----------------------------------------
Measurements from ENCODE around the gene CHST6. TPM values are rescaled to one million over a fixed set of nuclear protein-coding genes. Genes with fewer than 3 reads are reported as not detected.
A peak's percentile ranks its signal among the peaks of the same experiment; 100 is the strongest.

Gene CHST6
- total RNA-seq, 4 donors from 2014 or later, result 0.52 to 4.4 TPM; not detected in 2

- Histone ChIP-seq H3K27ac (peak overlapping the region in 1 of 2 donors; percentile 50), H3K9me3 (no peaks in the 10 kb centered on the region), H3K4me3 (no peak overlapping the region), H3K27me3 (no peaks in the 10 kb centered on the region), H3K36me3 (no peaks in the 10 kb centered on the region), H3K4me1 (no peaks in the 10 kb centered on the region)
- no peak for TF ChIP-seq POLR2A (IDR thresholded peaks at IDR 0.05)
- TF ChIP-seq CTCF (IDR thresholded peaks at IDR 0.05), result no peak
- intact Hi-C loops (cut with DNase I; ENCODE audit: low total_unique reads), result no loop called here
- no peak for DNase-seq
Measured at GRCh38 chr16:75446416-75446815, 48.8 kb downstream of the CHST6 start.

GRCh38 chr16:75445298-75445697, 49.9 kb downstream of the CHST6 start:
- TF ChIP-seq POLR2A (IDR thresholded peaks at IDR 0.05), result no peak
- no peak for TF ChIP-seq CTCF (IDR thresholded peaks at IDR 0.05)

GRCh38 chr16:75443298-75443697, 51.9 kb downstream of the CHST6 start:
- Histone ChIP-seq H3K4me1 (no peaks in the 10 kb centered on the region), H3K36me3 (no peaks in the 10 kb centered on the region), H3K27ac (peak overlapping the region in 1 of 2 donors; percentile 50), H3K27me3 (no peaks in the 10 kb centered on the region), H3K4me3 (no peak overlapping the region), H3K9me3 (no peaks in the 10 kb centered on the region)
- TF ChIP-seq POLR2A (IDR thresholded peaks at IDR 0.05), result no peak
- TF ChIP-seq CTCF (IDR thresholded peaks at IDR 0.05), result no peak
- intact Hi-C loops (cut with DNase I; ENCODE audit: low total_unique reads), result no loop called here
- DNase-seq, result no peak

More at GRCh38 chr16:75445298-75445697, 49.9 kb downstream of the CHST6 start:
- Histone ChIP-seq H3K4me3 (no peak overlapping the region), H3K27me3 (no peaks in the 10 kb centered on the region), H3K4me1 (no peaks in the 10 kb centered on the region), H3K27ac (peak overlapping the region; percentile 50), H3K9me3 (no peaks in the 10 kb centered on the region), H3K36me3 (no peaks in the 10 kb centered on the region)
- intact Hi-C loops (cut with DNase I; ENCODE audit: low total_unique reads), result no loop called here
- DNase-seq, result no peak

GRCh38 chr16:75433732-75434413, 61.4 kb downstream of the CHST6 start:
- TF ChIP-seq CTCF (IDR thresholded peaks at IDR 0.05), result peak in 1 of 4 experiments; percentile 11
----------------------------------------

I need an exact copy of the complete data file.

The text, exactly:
Measurements from ENCODE around the gene CHST6. TPM values are rescaled to one million over a fixed set of nuclear protein-coding genes. Genes with fewer than 3 reads are reported as not detected.
A peak's percentile ranks its signal among the peaks of the same experiment; 100 is the strongest.

Gene CHST6
- total RNA-seq, 4 donors from 2014 or later, result 0.52 to 4.4 TPM; not detected in 2

- Histone ChIP-seq H3K27ac (peak overlapping the region in 1 of 2 donors; percentile 50), H3K9me3 (no peaks in the 10 kb centered on the region), H3K4me3 (no peak overlapping the region), H3K27me3 (no peaks in the 10 kb centered on the region), H3K36me3 (no peaks in the 10 kb centered on the region), H3K4me1 (no peaks in the 10 kb centered on the region)
- no peak for TF ChIP-seq POLR2A (IDR thresholded peaks at IDR 0.05)
- TF ChIP-seq CTCF (IDR thresholded peaks at IDR 0.05), result no peak
- intact Hi-C loops (cut with DNase I; ENCODE audit: low total_unique reads), result no loop called here
- no peak for DNase-seq
Measured at GRCh38 chr16:75446416-75446815, 48.8 kb downstream of the CHST6 start.

GRCh38 chr16:75445298-75445697, 49.9 kb downstream of the CHST6 start:
- TF ChIP-seq POLR2A (IDR thresholded peaks at IDR 0.05), result no peak
- no peak for TF ChIP-seq CTCF (IDR thresholded peaks at IDR 0.05)

GRCh38 chr16:75443298-75443697, 51.9 kb downstream of the CHST6 start:
- Histone ChIP-seq H3K4me1 (no peaks in the 10 kb centered on the region), H3K36me3 (no peaks in the 10 kb centered on the region), H3K27ac (peak overlapping the region in 1 of 2 donors; percentile 50), H3K27me3 (no peaks in the 10 kb centered on the region), H3K4me3 (no peak overlapping the region), H3K9me3 (no peaks in the 10 kb centered on the region)
- TF ChIP-seq POLR2A (IDR thresholded peaks at IDR 0.05), result no peak
- TF ChIP-seq CTCF (IDR thresholded peaks at IDR 0.05), result no peak
- intact Hi-C loops (cut with DNase I; ENCODE audit: low total_unique reads), result no loop called here
- DNase-seq, result no peak

More at GRCh38 chr16:75445298-75445697, 49.9 kb downstream of the CHST6 start:
- Histone ChIP-seq H3K4me3 (no peak overlapping the region), H3K27me3 (no peaks in the 10 kb centered on the region), H3K4me1 (no peaks in the 10 kb centered on the region), H3K27ac (peak overlapping the region; percentile 50), H3K9me3 (no peaks in the 10 kb centered on the region), H3K36me3 (no peaks in the 10 kb centered on the region)
- intact Hi-C loops (cut with DNase I; ENCODE audit: low total_unique reads), result no loop called here
- DNase-seq, result no peak

GRCh38 chr16:75433732-75434413, 61.4 kb downstream of the CHST6 start:
- TF ChIP-seq CTCF (IDR thresholded peaks at IDR 0.05), result peak in 1 of 4 experiments; percentile 11